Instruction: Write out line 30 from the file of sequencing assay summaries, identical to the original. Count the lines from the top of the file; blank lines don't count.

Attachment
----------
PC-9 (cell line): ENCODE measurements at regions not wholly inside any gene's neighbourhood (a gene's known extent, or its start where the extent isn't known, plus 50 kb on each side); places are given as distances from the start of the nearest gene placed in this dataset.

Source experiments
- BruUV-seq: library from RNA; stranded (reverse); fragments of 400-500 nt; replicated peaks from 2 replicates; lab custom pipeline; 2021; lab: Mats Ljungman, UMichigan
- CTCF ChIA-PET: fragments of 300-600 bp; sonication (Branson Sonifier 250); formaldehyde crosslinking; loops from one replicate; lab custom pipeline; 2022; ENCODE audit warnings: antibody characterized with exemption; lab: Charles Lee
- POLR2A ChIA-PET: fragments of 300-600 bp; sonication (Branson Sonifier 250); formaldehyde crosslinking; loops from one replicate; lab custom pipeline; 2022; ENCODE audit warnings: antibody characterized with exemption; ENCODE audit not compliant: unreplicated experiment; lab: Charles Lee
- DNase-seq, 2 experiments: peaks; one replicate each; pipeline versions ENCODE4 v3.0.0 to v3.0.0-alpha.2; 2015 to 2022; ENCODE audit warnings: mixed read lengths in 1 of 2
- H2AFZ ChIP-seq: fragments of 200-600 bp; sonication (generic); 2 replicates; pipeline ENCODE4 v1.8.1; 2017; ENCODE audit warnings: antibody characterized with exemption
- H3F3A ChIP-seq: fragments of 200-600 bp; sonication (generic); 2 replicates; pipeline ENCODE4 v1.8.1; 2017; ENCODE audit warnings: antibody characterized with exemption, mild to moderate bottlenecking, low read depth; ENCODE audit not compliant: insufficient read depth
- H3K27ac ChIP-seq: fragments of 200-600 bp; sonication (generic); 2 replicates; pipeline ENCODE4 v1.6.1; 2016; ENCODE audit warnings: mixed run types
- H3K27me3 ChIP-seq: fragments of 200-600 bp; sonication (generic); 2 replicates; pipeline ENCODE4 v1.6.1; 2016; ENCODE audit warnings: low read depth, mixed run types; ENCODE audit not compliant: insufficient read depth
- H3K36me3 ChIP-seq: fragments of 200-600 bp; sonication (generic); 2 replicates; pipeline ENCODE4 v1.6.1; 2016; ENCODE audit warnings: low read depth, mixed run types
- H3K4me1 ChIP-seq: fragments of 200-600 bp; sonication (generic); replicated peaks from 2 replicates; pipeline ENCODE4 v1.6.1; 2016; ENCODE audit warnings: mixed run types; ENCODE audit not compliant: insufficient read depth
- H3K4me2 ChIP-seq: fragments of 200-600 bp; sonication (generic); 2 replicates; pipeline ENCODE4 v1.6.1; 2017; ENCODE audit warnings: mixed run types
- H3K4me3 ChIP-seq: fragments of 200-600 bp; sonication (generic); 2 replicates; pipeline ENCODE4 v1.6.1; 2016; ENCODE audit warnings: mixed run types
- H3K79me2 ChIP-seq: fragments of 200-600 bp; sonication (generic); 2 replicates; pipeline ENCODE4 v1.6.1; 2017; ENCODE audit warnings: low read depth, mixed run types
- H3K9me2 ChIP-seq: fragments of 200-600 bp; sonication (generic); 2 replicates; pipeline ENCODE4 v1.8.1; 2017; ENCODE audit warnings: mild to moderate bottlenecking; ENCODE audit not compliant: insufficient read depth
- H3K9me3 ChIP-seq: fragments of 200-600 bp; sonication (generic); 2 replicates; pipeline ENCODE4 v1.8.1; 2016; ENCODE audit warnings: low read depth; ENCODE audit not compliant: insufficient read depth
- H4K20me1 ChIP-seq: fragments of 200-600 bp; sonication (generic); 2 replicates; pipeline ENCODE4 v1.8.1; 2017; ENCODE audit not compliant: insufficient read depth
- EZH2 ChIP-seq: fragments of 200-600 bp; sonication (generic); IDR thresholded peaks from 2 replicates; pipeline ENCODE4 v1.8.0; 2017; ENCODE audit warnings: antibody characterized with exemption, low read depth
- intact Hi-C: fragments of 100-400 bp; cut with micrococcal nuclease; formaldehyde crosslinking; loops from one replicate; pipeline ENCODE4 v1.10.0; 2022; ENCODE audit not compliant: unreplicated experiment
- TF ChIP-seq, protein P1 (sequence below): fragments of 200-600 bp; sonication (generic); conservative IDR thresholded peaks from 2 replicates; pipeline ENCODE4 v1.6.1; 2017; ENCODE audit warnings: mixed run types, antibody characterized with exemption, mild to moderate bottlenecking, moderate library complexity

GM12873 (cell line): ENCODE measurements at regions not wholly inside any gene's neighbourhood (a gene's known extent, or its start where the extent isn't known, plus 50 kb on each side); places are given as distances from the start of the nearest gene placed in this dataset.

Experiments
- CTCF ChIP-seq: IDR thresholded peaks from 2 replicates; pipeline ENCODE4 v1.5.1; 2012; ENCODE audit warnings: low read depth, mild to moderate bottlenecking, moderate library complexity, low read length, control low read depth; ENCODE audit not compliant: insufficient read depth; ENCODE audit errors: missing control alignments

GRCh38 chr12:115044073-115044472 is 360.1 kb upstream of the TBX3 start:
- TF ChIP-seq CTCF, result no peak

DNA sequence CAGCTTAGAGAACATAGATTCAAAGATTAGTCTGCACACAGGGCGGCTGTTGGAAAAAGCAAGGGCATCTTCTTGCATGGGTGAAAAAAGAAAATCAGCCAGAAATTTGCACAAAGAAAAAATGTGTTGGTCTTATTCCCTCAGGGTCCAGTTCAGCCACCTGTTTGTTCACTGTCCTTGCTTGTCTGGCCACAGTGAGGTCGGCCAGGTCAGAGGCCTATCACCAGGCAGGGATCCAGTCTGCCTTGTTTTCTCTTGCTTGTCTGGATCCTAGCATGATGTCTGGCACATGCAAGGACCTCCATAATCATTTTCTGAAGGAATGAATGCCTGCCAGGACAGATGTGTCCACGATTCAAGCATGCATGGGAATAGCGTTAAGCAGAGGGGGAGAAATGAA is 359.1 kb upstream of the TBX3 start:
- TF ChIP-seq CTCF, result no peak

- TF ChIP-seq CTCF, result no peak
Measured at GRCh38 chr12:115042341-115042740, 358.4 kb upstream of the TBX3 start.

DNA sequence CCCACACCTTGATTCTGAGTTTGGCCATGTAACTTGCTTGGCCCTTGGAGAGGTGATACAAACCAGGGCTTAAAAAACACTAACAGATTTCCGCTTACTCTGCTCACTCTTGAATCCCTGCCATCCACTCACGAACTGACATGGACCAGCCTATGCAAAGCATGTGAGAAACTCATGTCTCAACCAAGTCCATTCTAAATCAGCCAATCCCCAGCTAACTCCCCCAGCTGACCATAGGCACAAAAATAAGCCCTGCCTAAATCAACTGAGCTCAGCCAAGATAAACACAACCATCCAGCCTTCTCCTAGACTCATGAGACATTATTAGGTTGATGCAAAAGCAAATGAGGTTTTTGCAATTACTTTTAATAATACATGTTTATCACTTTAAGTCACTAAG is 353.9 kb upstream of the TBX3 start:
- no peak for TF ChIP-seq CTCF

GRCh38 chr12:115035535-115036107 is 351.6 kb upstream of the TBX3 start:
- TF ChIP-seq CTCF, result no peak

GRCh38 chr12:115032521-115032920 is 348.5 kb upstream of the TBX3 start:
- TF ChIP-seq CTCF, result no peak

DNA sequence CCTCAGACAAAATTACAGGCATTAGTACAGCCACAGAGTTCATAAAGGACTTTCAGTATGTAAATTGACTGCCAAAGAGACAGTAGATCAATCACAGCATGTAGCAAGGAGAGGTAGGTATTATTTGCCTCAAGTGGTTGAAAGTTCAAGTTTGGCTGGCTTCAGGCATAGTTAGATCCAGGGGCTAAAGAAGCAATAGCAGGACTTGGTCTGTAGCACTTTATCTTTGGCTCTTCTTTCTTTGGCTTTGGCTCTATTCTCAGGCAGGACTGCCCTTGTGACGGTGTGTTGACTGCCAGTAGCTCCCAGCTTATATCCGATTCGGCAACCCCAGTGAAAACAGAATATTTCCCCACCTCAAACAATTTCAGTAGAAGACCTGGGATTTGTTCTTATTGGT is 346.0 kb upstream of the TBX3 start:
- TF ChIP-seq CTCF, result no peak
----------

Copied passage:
Measured at GRCh38 chr12:115042341-115042740, 358.4 kb upstream of the TBX3 start.